The title of my book is "Brave Hearts and Their Cradles - A Pictorial Presentation of Native American Cradleboards." It is the first comprehensive book on cradleboards since 1877. The last book written with a comprehensive view of Native American cradleboards was by Otis T. Mason in 1877 for the Smithsonian. I wrote this book because cradleboards are a dying art from in the Native American community and deserve to be remembered. Some are still made for use within a tribe but very few of the traditional cradles are made for public purchase.
Cradleboards are an iconic part of Native American culture. Most all young warriors and madiens were raised the first year or two of their lives in one of these objects of love. They provided saftey for the baby and an easy means of transportaion by the mother.
Many (not all) were carried on their mothers back as she moved from one location to another. Although some appear to be very crude in structure and design, the mothers insured that the infant was as comfortable as possible.
Cradles were not found to be popular as an art object or item of interest until the age of photograpy. At that point, collectors of Native American Artifacts seen the pohotographs of cradles and then they all wanted one. Today many can be found in musuems and in private collections, but very few are used for their intended use as in the past.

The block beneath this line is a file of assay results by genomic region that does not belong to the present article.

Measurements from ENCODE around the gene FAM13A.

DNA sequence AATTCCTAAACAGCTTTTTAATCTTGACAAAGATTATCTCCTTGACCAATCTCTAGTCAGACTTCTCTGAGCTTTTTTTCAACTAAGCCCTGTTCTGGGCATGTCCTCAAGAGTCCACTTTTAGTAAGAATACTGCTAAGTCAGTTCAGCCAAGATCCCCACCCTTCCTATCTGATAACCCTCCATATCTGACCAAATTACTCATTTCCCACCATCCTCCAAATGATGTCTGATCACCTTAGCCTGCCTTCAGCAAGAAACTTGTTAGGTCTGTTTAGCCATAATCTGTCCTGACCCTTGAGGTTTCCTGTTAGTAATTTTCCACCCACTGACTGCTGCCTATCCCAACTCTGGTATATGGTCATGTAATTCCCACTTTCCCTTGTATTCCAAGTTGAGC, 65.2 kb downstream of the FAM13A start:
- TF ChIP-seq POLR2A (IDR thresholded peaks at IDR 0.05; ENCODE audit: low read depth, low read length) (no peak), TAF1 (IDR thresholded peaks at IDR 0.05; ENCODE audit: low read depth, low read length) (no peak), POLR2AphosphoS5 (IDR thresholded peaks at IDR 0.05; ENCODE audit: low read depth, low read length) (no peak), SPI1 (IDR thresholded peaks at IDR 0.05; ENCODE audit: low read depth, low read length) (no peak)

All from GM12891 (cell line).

This book is not an encyclopedia of cradleboards. There are over 500 designated tribes in North America. I would dare to guess that today one could not find a cradle representing 100 tribes and that numer is shrinking. Thus, I have tried to put together the most comprehensive presentation of individual tribal cradles and after five years of searching I have only found 83.
The book provides 186 pages of information, 176 photographs of cradleboards, (some old and some contemporary), representing 83 different tribes. Vanessa Paukeigope Jennings adorns the front cover. She is a renowned fuill-blood Kiowa beader and cradle maker form Oklahoma. She features one of her many quality museum pieces.
A signed copy by the author can be obtained by sending $30.00 (includes S&H) cash or check to:
16335 NW 134th Ct.
Platte City, MO 64079
Be sure to include your mailing address.
Richard Janulewicz was raised in Grand Island, Nebraska. He was a member of the 9th Bobmb Wing of the United States Air Force from 1957 to 1961. He was stationed at Mt. Home AFB in Mt. Home, Idaho. Richard and his wife Connie founded End of the Trail, a Native American art, crafts and jewelry shop from 1989 to 2005. It was located in Weston, Missouri. Richard spent five years doing research for this book and one year in its writting. He is also a 24 year member of the Legion.